CLEARWATER TRIBUNE HOME
JANUARY 28, 2010
Approximately 70 people attended the School Board meeting Monday night at Peck Elementary School discussing the future of Joint School District #171’s budgetary cuts, and the possible closing of Peck and Cavendish schools.
Orofino Junior High closure date undecided
By Alannah Allbrett
Approximately 70 people packed the elementary school in Peck during Monday night's school board meeting to bring their concerns and ideas before the Board. Joint School District No. 171 is slated to lose $137,000 in state funding for the district – according to what the legislature decides, and the closure of Orofino Junior High School is very likely to happen, though no specific date has been set.
When the junior high is closed, students in grades seven through 12 will be housed at Orofino High School. Plans for additional classrooms being built at Orofino and Timberline High Schools are being evaluated. The addition of new multipurpose, practice gyms, at both schools would be needed. “A bus loading safety zone and remodeling of the kitchen is needed at Orofino Elementary School,” said Superintendent, Dale Durkee. A work group will begin to evaluate the building plans.
Property below Orofino High School would be sold and subdivided into two lots, with employees working there relocated as space becomes available, said Durkee.
Dates for these actions have not yet been determined. "We've notified staff we're limiting purchase of supplies and equipment, field trips and travel for professional training," Durkee said.
Low enrollment numbers in Peck and Cavendish brings the possibility of closures of those two schools. Schools in more populated areas, such as Ada County are appropriated funds using the same formula as Clearwater County – according to enrollment numbers. But they have the population to sustain the schools. While Peck Elementary is technically in Nez Perce County, it makes up part of District 171. January, 2010, enrollment for Peck was 19 students, and for Cavendish it was 16 students.
During his State of the State address, Jan.11, Governor C.L. (Butch) Otter recommended a $130 million reduction in the public school budget (FY2011) by the end of the legislative session – perhaps by April. With decreased enrollment, this district expects to lose 2.5 to 3.0 units of funding – 10 to 13% of funding for next year’s programs.
The Board listened to comments from attendees which were all pretty much in agreement – “save the schools.” Parents and business people offered their labor and services. It was suggested the District’s web site be enhanced to form a blog, raising awareness of the situation, taking suggestions, and to have a place where people may enter their ideas.
It also was suggested that the Board take a look at the “whole” school district, not just the small schools and to map out a five year plan rather than take a short sighted approach to this year’s crunch.
Cary Newman, a resident of Cavendish said that he attended the recent Plus Five workshops, which was a brainstorming group looking at all possible aspects for the District’s next five years. He stated that since 85% of the District’s budget is for salaries and staff, those attending the workshop (mostly employees) had jobs at stake. He recommended that the Board, in making their recommendations for future cuts, take that into consideration that the Plus Five group did not necessarily represent the whole community. He said what it generated was more of an “in house” input and said the community should be polled to get the whole picture.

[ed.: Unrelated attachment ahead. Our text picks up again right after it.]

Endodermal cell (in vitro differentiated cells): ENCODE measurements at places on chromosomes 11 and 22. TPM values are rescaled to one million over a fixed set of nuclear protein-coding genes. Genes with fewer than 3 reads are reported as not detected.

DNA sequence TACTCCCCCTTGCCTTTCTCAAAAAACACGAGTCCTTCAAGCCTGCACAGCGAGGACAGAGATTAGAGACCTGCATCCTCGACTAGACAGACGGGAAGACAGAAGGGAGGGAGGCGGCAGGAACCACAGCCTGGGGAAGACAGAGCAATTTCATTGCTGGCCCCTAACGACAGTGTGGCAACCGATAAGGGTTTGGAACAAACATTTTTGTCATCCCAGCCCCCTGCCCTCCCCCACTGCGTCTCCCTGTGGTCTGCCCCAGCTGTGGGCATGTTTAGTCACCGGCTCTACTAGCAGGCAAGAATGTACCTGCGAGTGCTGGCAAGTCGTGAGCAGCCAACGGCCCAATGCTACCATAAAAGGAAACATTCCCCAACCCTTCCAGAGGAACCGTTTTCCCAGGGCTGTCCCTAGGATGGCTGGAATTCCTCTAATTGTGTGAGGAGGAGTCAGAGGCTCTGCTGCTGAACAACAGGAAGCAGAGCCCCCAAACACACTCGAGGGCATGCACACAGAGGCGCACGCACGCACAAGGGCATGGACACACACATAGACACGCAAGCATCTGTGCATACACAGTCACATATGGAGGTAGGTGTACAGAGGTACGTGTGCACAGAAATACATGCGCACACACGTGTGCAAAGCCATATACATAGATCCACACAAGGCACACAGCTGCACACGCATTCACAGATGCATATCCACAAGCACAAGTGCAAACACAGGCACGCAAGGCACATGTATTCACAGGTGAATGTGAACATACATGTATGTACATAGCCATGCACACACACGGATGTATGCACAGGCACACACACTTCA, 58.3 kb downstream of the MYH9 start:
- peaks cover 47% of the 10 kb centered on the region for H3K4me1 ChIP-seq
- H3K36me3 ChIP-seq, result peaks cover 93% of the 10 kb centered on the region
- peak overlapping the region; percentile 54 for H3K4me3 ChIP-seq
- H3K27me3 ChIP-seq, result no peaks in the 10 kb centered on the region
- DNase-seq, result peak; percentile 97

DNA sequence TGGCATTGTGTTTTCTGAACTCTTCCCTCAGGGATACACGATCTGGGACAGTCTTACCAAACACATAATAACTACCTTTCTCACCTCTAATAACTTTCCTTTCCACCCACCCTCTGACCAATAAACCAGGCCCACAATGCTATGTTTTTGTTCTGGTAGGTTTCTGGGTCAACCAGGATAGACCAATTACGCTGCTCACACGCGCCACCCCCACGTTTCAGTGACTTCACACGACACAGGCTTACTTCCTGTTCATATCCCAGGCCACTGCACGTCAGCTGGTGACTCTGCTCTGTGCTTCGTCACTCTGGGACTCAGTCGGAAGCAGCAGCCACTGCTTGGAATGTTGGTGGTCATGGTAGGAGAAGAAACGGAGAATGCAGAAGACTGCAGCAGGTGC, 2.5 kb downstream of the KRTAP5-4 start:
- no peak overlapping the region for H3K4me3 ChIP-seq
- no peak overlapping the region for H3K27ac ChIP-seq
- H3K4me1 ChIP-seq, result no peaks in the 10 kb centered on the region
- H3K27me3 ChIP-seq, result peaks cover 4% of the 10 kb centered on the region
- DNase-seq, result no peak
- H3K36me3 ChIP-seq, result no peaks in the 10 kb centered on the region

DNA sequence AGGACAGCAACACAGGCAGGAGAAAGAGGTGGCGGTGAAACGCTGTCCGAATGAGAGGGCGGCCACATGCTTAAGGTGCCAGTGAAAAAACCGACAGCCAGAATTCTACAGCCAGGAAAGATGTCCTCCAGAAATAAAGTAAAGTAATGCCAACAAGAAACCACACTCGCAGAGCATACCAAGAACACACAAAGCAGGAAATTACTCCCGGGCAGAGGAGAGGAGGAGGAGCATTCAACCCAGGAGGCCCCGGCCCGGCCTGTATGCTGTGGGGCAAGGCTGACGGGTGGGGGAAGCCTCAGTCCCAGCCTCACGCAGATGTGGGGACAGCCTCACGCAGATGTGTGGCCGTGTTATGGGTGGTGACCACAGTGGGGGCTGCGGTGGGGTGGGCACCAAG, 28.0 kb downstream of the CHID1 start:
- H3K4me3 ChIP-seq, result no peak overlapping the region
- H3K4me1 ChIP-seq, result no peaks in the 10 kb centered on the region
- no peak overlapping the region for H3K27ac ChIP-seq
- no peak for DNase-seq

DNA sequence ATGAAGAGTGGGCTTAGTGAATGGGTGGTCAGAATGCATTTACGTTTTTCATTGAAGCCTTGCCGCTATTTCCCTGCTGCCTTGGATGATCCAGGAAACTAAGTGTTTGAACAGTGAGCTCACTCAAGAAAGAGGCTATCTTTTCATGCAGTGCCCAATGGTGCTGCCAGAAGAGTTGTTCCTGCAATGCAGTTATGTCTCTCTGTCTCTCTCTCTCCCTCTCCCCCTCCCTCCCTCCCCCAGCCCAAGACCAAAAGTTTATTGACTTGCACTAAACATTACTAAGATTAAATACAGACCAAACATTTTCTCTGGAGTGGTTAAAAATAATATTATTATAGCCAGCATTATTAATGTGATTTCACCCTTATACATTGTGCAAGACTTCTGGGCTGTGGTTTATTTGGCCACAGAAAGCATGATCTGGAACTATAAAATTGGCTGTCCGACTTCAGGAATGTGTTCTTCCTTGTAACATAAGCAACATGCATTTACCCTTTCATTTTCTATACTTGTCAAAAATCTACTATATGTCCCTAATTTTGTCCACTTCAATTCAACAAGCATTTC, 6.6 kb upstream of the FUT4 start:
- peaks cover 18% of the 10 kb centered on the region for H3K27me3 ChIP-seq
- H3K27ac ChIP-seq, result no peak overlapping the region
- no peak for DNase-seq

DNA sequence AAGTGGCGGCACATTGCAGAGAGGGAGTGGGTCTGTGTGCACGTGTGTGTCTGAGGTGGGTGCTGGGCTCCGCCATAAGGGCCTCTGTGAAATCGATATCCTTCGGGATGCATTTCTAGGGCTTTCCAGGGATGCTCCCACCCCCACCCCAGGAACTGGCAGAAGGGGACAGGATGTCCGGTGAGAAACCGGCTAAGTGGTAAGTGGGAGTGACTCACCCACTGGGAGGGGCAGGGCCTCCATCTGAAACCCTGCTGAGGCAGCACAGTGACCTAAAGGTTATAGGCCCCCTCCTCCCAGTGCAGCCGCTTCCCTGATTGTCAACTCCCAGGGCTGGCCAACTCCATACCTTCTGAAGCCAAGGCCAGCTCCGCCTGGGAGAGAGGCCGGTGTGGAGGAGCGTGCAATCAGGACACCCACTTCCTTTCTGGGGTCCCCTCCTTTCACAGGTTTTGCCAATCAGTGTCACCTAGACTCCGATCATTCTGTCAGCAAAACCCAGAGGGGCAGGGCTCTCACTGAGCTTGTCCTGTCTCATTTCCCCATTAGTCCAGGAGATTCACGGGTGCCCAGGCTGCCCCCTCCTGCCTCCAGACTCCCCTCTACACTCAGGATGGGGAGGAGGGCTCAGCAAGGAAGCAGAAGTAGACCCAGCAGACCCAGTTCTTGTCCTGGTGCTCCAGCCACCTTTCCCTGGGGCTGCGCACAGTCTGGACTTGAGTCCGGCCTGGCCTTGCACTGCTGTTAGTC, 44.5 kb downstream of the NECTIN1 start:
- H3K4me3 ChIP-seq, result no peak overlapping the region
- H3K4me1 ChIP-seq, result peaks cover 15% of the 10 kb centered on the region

Transportation costs need to be factored in for bussing children to other areas as well as maintenance costs of closed schools would still continue. It was suggested that the Board do some contingency planning based on possibly different amounts of budgetary cuts, so that plans would be in place no matter what the state decides to fund. It was said there should be “no sacred cows” to consider on the cut list.
The one room schoolhouse in Cavendish was said to be a “great model of a small group” where teachers can teach up to 25 students successfully, and students learn to help those younger than themselves.
Parents have said that only 1 out of the 16 students would go to Orofino schools should a closure occur in Cavendish. The other children would all attend in Lapwai, Lewiston, Kendrick, Juliaetta, or be home schooled. Therefore, monies originally allocated for those students would be lost permanently from this district.
People from Peck said they chose to live there. John Walz, of Wilderness Log Furniture said, “I do with less to have more.” One man said that we can’t count on the State of Idaho to bail us out of this situation; we have to vote with our wallets.
Board Chairman, Don Ebert said that they already operate the schools in a frugal and efficient way. An override levy would need to be passed to cover the budgetary shortfalls. It was stressed that the amount, per $100,000, in a tax levy is relatively small when compared to costs of having an undereducated populace later on down the road. Exact figures homeowners would have to pay will be provided later.
. You need to put effort, Chairman Ebert said, “Although we run a lean, efficient school district, we’re going to do serious damage if we keep cutting further.” He said, “If, God forbid, the override levy doesn’t pass, then we’re in real trouble.”
He emphasized the Board does not take any actions without careful deliberation. “We will get through this,” he said, “We have no choice but to be fine. We can’t panic; we have to do the best we can for the schools. It is an unfortunate situation, but it is, as it is,” he said. He stressed that, “We have a lot of good people working for us.” The Board will continue to take comments under advisement.